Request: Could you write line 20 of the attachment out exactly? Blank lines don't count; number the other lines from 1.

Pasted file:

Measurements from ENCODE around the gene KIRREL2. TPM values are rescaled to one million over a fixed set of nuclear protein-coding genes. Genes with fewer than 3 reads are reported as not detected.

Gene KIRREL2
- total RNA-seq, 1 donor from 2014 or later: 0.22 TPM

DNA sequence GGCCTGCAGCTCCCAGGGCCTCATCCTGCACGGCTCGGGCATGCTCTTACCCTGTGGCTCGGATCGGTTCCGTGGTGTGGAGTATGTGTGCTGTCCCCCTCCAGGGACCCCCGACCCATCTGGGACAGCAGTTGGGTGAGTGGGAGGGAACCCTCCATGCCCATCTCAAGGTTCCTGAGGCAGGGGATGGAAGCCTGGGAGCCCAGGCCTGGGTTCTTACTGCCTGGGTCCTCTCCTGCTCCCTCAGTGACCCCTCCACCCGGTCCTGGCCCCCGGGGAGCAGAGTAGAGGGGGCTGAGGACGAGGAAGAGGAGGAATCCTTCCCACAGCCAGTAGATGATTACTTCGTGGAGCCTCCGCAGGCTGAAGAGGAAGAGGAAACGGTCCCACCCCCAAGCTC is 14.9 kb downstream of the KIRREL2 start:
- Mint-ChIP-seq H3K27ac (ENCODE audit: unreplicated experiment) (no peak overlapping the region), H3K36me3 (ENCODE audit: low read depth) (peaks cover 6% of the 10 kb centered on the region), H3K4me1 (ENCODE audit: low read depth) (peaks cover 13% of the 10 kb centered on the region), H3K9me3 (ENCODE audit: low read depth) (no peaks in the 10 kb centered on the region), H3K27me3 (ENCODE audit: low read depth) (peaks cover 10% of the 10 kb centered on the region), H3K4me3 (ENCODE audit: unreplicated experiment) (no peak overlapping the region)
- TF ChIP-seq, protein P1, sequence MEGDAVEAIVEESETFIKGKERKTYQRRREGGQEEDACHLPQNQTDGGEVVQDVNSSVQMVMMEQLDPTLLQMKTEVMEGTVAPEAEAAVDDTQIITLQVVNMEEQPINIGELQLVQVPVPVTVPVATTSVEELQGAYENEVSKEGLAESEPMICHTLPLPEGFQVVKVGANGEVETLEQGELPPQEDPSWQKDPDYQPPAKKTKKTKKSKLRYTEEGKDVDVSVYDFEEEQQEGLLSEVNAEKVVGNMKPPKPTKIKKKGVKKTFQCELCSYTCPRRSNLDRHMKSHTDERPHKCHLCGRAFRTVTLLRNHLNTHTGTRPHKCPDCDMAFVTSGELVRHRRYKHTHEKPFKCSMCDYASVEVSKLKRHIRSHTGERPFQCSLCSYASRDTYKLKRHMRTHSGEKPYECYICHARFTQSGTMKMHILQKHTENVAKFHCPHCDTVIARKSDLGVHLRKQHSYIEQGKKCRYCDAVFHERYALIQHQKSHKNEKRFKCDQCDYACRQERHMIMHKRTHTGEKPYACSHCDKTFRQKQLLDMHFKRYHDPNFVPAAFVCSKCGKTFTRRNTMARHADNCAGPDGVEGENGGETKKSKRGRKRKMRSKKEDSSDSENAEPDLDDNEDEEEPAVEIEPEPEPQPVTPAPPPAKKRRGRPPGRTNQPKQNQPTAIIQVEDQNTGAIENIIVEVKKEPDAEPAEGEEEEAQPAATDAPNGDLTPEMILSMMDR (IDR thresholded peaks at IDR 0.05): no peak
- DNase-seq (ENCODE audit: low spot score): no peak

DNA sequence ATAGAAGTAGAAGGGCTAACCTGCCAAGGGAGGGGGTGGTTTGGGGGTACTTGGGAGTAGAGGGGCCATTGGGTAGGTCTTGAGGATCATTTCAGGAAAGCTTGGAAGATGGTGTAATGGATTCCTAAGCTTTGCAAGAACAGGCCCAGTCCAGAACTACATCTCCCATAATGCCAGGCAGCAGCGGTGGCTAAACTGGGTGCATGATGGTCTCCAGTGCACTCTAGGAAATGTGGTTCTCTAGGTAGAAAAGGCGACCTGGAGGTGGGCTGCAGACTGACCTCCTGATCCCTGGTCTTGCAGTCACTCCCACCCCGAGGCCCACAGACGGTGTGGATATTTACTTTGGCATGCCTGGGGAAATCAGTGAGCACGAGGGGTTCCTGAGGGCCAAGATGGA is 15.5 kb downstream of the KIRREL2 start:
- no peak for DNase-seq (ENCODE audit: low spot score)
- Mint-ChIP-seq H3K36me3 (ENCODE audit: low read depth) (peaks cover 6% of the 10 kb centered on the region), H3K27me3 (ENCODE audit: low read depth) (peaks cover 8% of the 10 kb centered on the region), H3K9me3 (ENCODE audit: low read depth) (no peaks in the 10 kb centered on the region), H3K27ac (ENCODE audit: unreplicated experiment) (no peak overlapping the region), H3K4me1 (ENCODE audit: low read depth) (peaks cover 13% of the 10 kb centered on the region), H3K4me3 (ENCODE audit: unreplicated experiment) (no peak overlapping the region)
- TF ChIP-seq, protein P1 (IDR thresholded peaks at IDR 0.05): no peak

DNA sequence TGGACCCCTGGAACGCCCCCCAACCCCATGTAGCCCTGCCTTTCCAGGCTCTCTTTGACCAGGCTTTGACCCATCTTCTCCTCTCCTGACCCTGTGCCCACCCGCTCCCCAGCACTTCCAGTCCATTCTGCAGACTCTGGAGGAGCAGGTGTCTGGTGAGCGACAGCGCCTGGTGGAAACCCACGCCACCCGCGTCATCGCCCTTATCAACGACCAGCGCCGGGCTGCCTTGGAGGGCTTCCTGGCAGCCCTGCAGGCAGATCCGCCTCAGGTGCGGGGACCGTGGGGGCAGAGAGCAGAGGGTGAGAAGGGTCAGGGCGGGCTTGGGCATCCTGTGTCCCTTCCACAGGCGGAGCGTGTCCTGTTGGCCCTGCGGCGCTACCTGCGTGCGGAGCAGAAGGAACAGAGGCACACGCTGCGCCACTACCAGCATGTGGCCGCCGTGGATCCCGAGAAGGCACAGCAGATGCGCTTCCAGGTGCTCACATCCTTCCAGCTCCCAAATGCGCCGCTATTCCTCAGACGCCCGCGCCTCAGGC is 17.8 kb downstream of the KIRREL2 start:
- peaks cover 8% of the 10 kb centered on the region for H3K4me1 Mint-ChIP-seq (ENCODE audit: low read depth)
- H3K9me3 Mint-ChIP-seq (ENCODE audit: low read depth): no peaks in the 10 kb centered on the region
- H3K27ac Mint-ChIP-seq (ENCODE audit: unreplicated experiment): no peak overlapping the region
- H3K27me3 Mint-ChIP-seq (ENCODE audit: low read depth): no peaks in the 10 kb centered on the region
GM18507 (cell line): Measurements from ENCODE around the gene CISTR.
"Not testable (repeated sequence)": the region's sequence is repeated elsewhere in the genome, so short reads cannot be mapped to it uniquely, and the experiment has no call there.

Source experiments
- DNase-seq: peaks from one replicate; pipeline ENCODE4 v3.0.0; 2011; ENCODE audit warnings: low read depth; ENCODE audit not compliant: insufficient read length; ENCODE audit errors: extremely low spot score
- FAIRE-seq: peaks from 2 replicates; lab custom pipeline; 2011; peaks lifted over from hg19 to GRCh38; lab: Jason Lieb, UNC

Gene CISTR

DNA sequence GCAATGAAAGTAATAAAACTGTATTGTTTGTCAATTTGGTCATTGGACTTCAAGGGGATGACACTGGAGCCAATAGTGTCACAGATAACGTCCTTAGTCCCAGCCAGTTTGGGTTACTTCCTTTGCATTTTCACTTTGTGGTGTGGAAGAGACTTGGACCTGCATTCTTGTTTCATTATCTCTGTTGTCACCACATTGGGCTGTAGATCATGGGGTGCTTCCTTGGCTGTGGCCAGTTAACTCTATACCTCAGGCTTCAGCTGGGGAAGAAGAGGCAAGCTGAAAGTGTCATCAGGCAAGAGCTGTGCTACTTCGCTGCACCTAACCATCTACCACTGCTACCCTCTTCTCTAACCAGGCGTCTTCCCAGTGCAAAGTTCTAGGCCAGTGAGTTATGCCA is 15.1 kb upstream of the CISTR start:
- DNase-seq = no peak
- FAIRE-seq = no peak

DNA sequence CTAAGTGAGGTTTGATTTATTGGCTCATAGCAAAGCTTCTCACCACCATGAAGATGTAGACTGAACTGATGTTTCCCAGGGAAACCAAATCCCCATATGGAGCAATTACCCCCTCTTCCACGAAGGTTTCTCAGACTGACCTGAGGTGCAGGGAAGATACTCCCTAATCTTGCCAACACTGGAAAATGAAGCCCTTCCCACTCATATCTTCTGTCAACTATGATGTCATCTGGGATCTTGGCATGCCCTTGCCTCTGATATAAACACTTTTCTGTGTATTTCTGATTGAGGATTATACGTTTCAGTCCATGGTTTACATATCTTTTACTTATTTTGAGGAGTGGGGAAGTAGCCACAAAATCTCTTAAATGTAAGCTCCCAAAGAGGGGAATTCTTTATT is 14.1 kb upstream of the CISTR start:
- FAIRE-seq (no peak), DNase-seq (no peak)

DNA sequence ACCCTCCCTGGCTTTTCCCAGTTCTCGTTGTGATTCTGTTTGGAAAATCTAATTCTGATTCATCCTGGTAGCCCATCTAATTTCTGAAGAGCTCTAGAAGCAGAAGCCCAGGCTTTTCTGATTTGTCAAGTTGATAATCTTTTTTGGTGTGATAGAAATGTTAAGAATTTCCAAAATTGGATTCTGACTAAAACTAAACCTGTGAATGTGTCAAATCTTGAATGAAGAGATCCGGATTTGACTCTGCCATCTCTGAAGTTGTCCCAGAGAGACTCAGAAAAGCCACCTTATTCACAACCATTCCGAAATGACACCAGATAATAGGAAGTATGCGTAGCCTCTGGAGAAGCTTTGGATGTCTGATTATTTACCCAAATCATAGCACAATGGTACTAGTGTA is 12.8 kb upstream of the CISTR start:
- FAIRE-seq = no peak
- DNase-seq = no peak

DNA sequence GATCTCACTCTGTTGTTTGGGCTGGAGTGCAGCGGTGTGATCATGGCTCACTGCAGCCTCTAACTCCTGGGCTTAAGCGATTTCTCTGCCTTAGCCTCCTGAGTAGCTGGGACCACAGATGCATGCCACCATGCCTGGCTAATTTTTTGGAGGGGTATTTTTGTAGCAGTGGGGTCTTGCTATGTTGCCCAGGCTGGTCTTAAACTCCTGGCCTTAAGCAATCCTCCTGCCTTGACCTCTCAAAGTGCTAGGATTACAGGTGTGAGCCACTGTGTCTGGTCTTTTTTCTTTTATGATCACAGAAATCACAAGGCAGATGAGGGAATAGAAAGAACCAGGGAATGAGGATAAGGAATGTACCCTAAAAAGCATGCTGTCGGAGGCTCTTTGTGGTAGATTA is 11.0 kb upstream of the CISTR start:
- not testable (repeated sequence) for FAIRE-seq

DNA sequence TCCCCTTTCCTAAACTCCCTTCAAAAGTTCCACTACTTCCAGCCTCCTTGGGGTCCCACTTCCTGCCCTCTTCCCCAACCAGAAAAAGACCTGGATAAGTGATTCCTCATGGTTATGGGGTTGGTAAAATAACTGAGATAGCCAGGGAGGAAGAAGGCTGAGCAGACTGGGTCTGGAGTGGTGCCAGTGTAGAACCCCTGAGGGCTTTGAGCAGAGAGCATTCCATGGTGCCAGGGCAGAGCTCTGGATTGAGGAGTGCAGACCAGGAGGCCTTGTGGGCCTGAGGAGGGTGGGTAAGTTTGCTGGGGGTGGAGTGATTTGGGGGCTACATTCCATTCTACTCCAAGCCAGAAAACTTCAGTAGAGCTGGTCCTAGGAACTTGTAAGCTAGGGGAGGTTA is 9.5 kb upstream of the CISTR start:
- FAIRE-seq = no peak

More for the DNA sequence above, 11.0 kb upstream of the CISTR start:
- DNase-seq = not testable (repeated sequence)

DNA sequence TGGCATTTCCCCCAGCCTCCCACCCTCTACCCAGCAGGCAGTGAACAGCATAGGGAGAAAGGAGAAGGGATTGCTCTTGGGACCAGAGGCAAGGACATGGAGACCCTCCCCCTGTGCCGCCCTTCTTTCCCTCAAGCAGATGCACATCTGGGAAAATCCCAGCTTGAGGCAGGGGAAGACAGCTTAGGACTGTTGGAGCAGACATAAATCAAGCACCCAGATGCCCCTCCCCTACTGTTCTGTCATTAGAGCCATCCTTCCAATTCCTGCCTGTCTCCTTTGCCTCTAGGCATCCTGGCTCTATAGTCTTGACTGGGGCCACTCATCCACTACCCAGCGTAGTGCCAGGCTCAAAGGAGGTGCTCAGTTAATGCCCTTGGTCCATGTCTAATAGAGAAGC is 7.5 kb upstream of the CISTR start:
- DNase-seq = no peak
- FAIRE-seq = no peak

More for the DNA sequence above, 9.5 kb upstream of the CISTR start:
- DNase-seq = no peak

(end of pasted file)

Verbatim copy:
- DNase-seq: peaks from one replicate; pipeline ENCODE4 v3.0.0; 2011; ENCODE audit warnings: low read depth; ENCODE audit not compliant: insufficient read length; ENCODE audit errors: extremely low spot score